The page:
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Published in: November-December 2006 issue.


Performing Glam RockPerforming Glam Rock: Gender and Theatricality in Popular Music
by Philip Auslander
University of Michigan Press
259 pages, $24.95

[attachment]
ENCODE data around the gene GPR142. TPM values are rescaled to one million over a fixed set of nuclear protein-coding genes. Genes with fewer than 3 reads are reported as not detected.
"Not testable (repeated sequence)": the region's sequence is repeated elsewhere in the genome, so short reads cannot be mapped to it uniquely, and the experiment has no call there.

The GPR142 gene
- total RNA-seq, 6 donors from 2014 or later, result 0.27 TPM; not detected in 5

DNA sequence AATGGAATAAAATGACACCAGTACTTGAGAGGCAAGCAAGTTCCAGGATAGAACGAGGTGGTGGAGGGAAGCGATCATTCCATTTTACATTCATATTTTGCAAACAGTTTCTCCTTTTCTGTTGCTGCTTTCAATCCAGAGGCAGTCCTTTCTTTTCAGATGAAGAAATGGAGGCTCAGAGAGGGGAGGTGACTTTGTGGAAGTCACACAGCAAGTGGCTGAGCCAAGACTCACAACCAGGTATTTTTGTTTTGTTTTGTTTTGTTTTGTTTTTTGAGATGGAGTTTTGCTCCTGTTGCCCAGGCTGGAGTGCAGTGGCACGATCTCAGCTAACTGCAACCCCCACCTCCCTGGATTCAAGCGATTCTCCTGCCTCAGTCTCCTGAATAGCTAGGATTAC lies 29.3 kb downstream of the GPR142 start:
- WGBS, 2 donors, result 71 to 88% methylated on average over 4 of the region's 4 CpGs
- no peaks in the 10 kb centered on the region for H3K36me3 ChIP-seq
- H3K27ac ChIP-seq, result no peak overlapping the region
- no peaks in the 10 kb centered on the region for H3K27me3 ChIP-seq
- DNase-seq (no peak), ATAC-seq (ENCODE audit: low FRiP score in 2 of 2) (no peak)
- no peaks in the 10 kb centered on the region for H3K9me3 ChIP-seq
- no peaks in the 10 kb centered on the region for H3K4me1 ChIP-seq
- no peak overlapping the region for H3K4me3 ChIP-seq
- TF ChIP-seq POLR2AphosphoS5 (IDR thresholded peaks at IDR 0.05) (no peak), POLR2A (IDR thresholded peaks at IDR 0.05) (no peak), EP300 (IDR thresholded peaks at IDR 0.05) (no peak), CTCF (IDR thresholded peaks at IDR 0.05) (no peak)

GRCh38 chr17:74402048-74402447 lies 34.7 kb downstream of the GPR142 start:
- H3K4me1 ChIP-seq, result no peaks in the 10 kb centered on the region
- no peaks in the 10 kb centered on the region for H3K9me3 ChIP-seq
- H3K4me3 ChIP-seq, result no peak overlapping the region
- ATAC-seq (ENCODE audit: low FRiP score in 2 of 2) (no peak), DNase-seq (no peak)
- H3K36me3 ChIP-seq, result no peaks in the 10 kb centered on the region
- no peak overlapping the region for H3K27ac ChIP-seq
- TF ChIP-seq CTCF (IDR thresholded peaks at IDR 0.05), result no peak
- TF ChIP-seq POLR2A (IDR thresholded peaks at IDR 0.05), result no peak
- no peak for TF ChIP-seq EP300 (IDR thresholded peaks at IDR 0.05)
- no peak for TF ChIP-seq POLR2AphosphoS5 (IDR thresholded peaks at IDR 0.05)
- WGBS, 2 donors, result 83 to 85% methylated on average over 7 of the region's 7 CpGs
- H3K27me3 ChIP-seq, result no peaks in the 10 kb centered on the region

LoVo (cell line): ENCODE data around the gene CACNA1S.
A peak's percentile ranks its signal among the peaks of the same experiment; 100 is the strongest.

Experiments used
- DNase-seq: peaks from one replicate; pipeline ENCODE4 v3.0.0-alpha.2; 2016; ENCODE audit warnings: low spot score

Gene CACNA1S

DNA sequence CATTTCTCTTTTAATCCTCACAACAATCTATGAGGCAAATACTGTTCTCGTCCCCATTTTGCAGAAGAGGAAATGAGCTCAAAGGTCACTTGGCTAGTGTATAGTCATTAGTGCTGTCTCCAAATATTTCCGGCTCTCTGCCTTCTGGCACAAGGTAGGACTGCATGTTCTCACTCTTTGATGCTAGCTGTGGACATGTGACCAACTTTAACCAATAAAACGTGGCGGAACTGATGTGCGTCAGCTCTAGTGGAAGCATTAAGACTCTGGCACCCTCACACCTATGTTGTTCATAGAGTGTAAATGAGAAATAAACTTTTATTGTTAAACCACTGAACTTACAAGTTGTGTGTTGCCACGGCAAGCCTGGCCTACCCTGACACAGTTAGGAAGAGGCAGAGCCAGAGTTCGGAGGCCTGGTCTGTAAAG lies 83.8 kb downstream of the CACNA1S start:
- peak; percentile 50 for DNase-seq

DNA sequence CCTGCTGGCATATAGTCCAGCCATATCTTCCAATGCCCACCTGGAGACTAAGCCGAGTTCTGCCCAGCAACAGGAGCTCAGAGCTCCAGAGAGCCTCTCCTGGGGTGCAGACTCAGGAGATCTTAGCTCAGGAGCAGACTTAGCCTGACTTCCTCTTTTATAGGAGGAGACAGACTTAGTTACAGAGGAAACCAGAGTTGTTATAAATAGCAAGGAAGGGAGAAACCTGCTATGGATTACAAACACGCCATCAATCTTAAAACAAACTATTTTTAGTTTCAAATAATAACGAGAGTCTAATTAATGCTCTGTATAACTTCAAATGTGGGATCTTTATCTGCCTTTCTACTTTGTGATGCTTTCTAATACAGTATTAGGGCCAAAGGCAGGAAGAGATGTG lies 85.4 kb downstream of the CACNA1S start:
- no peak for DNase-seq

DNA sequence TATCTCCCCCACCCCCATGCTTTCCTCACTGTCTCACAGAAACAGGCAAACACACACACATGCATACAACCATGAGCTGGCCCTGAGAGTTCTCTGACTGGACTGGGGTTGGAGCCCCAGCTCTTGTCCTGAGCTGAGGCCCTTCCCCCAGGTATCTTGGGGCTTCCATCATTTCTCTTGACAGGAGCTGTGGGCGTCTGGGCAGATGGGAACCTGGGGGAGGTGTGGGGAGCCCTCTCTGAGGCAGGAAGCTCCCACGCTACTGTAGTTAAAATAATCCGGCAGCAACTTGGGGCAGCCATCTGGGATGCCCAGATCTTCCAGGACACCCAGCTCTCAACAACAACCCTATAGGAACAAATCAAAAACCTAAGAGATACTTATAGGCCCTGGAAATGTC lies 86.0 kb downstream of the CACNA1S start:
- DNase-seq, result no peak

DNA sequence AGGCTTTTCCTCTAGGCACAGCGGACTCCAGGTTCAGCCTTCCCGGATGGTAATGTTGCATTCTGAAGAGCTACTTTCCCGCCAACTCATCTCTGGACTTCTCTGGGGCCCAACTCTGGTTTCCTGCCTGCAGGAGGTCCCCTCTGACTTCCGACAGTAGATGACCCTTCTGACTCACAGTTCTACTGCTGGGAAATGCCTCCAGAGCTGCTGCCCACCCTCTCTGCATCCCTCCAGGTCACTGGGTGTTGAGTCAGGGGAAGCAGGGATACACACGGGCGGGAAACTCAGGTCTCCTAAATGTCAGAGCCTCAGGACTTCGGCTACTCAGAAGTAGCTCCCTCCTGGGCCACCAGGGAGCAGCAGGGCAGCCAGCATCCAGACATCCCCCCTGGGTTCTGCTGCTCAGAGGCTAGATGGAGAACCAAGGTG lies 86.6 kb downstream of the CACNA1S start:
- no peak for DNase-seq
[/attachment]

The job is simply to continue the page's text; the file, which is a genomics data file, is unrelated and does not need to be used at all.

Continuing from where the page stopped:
THE NARRATIVE VOICEOVER for Velvet Goldmine (1998), Todd Haynes’ film exploration of the 1970’s glam rock phenomenon, opens with the accurate words, “Histories, like ancient ruins, are the fictions of empires.” In his formidable new study, Performing Glam Rock: Gender and Theatricality in Popular Music, Philip Auslander mines the complexly layered history of the “glitter era,” with his focus trained largely on the movement’s heightened sexual overtones. Although the actual lifespan of glam rock was brief, limited mostly to a handful of British musicians during a few years in the early 70’s, its habit of breaking traditional rules for artists’ physical appearances and vocal stylings, as well as its dramatic blurring of gender lines and performative boundaries, still have a lingering influence on today’s pop, rock, cabaret, and other genres of musical performance. Without glam rock, there may have been no heavy-metal bands in the 80’s, no risk-takers like Marilyn Manson in the 90’s, and probably no Madonna.

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